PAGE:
Todd Bowles is ready to lead the Buccaneers in 2022 and beyond.

Todd Bowles is in his first day as the Tampa Bay Buccaneers new head coach he feels right at home. He has the support of the team’s ownership; he has the backing of Gener manager Jason Licht, former head coach Bruce Arians and most of all his players, to a man in the Lockeroom.

Defensively, under Bowles’ guidance, the Buccaneers ranked third in takeaways (82), third in sacks (142), ninth in yards allowed per game (334.1), fifth in yards allowed per play (5.13), first in rushing yards allowed per game (82.5), first in rushing yards per attempt (3.72), fifth in passing yards per attempt allowed (6.78), seventh in third-down conversion rate allowed (37.6%), sixth in red zone efficiency (54.7%), and ninth in goal-to-go efficiency (68.6%). 

“It was evident to everyone in our organization over the last three years that Todd deserved to be an NFL head coach,” Licht said. “I have always felt that if this situation ever arose, we had the best candidate for the job already in-house. Todd’s football acumen is well-documented and has been on full display with the growth and maturation of our defense since his arrival. He is a unique leader who connects with everyone in the building and is extremely respected by players on both sides of the ball. I know we all will toward our shared goal of bringing our fans another championship.”

Bowles joined the Buccaneers after spending the previous four seasons as the head coach of the New York Jets (2015-18). Under Bowles, the Jets posted one of the best run defenses in the NFL, holding teams to just 4.00 yards per carry, the sixth-lowest figure in the NFL during that span, and allowing only 44 rushing touchdowns, tied for the eighth-fewest in that timeframe. Bowles’ Jets defense also allowed opposing offenses to convert only 36.0 percent of third downs, the fourth-lowest mark in the league. Opposing passers completed just 60.6 percent of their passes against the Jets under Bowles, the third-lowest mark in the NFL.

Nine different players earned Pro Bowl berths under Bowles in New York, with cornerback Darrelle Revis, defensive lineman Muhammad Wilkerson, running back Chris Ivory, wide receiver Brandon Marshall, and center Nick Mangold being selected in 2015, defensive lineman Leonard Williams being nominated in 2016 and safety Jamal Adams, kicker Jason Myers and return specialist Andre Roberts voted to the game in 2018. 

Prior to serving as the head coach of the Jets, Bowles spent two seasons as the defensive coordinator of the Arizona Cardinals (2013-14), including winning Assistant Coach of the Year honors from the Pro Football Writers of America and the Associated Press in 2014. During Bowles’ time in Arizona, the Cardinals’ defense allowed the third-fewest rushing touchdowns (14), the fifth-fewest points per game (19.5) and the fifth-fewest rushing yards per game (96.6). Bowles’ defenses in Arizona also showed a knack for taking the ball away, recording the fifth-most interceptions in the NFL (38) and the most defensive touchdowns in the league, with nine.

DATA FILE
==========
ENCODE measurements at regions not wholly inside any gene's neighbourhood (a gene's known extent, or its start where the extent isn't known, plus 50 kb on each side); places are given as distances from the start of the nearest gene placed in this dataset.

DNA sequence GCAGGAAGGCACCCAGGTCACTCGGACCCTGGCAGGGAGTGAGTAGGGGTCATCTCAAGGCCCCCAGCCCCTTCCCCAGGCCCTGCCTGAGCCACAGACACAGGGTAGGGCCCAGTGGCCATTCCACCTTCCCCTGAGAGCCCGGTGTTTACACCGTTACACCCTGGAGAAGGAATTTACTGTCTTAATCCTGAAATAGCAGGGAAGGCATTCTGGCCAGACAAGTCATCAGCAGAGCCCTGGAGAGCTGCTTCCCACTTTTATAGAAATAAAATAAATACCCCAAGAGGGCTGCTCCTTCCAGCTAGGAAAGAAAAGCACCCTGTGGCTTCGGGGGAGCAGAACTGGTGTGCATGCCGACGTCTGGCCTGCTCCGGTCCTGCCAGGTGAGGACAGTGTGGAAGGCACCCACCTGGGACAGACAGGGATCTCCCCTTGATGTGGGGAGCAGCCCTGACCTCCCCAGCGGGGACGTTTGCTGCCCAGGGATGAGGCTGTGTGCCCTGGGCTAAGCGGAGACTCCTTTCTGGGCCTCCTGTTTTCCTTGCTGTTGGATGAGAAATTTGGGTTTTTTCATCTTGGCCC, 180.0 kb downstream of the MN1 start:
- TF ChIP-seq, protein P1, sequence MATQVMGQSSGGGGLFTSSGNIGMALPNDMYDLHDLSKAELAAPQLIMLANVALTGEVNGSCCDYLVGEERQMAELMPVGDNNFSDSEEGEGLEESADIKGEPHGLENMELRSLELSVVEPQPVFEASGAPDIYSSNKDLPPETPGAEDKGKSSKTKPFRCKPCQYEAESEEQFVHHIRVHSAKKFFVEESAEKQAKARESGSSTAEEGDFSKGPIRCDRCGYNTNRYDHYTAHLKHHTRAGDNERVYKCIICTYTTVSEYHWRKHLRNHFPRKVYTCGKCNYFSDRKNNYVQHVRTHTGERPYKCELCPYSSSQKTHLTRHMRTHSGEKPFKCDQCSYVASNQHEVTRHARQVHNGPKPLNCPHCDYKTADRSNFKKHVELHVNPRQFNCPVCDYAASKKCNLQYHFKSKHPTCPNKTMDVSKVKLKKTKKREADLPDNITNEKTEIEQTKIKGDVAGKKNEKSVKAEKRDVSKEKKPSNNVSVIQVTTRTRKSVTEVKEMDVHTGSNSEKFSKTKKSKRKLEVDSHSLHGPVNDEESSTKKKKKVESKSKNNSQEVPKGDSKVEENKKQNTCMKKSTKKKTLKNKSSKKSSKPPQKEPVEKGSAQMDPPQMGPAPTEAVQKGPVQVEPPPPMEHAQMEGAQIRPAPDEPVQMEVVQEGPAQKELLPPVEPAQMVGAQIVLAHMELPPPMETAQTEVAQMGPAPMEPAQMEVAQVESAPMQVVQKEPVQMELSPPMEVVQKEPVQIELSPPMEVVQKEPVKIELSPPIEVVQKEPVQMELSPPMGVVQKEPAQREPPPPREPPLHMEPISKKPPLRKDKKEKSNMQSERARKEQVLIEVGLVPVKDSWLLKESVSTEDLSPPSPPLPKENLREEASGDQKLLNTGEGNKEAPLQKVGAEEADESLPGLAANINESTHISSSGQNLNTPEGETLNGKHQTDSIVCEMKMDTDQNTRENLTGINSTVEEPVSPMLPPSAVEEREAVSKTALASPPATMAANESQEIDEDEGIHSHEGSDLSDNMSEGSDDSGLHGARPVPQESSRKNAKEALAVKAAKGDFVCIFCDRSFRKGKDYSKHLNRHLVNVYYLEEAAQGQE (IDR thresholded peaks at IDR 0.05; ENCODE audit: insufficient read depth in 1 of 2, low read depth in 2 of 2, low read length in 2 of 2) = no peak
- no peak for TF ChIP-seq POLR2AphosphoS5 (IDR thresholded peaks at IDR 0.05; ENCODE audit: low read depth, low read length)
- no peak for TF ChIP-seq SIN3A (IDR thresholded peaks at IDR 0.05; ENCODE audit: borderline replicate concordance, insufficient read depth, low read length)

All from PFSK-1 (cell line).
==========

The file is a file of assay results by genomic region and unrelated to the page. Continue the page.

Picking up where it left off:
While Bowles led the Cardinals’ defense, he saw cornerback Patrick Peterson earn first-team AP All-Pro honors in 2013 and earn Pro Bowl honors both years (2013-14). Defensive end John Abraham (2013), cornerback Antonio Cromartie (2014) and defensive end Calais Campbell (2014) also earned Pro Bowl selections.

Bowles spent one year with the Philadelphia Eagles (2012), serving as the team’s secondary coach before being named interim defensive coordinator for the final 10 games of the season. Philadelphia finished ninth in passing yards allowed (216.9 per game) that season.

Before joining the Eagles, Bowles worked as the assistant head coach/secondary coach for the Miami Dolphins for four seasons (2008-11). In the 2011 season, he was named interim head coach for the final three games of the year, going 2-1. Under Bowles’ tutelage, Miami’s secondary held opposing quarterbacks to a 58.1 completion percentage over that span, the seventh-lowest mark in the NFL.

Prior to his time in Miami, Bowles worked as the defensive backs coach for the Dallas Cowboys (2005-07), coaching three different players to the Pro Bowl (safety Ken Hamlin, cornerback Terence Newman and safety Roy Williams).

His NFL coaching career began in 2000 as the defensive backs coach of the New York Jets, leading a unit that allowed just 183.3 passing yards per game, the sixth-fewest in the NFL. Following his season in New York, Bowles spent four years with the Cleveland Browns, working as the team’s defensive nickel package coach (2001-03) and secondary coach (2004). In 2001, the team set a franchise record with 33 interceptions and in 2004, the Browns allowed the fifth-fewest passing yards in the NFL (181.3 per game).

Before coaching in the NFL, Bowles spent one season as the defensive coordinator at Morehouse College (1997) and two seasons as the defensive coordinator at Grambling State (1998-99).

Bowles played collegiately at Temple and, despite going undrafted in the 1986 NFL Draft, played eight years in the NFL, with Washington (1986-90; 1992-93) and San Francisco (1991). He was a starter on the 1987 Washington team that won Super Bowl XXII. Following his retirement as a player, Bowles spent two seasons (1995-96) with the Green Bay Packers player personnel department.

A native of Elizabeth, New Jersey, Bowles and his wife, Taneka, have three sons, Todd Jr., Troy and Tyson.